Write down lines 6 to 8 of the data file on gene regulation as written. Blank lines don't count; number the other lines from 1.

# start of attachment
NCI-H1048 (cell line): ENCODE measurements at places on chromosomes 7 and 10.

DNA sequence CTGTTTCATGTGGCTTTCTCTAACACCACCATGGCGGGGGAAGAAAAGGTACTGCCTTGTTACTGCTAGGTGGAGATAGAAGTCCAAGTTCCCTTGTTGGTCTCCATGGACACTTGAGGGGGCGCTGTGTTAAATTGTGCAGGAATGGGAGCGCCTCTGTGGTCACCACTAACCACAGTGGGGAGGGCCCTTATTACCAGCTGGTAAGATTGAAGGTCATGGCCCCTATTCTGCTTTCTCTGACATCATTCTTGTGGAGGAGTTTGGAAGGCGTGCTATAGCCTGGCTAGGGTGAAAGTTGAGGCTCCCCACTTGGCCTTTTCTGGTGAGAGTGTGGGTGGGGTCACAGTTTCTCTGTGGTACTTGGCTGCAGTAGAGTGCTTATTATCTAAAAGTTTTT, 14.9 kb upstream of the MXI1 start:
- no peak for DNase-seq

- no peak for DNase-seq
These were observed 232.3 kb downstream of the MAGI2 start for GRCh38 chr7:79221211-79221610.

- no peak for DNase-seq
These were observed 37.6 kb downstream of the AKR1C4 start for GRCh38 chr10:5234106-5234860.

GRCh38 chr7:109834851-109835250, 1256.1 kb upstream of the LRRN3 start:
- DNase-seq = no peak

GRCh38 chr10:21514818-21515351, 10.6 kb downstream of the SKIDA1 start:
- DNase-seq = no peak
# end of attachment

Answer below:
- no peak for DNase-seq
These were observed 37.6 kb downstream of the AKR1C4 start for GRCh38 chr10:5234106-5234860.

GRCh38 chr7:109834851-109835250, 1256.1 kb upstream of the LRRN3 start: